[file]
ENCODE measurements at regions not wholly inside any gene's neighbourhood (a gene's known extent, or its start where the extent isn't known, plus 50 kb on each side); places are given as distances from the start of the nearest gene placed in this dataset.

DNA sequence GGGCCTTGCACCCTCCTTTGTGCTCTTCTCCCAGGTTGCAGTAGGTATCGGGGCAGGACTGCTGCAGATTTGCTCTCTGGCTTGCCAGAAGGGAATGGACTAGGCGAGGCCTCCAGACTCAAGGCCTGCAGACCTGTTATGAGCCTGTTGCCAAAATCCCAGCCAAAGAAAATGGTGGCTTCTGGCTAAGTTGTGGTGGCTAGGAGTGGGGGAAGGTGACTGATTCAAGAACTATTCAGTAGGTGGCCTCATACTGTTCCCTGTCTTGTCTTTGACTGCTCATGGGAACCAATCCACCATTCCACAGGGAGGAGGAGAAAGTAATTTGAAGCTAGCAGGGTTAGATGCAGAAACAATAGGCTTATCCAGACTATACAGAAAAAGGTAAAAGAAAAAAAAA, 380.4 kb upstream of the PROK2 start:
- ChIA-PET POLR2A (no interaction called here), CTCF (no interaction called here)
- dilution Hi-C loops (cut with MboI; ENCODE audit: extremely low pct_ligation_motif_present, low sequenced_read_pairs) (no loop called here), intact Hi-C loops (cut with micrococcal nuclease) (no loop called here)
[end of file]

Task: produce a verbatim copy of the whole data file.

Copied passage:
ENCODE measurements at regions not wholly inside any gene's neighbourhood (a gene's known extent, or its start where the extent isn't known, plus 50 kb on each side); places are given as distances from the start of the nearest gene placed in this dataset.

DNA sequence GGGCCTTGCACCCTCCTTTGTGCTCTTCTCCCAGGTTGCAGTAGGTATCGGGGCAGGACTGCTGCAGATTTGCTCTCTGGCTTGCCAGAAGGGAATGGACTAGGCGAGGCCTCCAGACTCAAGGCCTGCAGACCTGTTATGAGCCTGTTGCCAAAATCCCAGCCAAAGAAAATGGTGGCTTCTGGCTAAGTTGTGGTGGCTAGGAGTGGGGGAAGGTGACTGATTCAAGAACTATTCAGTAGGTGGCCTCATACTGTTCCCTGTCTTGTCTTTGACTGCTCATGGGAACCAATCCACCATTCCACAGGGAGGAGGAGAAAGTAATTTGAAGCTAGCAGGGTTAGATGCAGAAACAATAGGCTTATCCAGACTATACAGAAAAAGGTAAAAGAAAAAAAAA, 380.4 kb upstream of the PROK2 start:
- ChIA-PET POLR2A (no interaction called here), CTCF (no interaction called here)
- dilution Hi-C loops (cut with MboI; ENCODE audit: extremely low pct_ligation_motif_present, low sequenced_read_pairs) (no loop called here), intact Hi-C loops (cut with micrococcal nuclease) (no loop called here)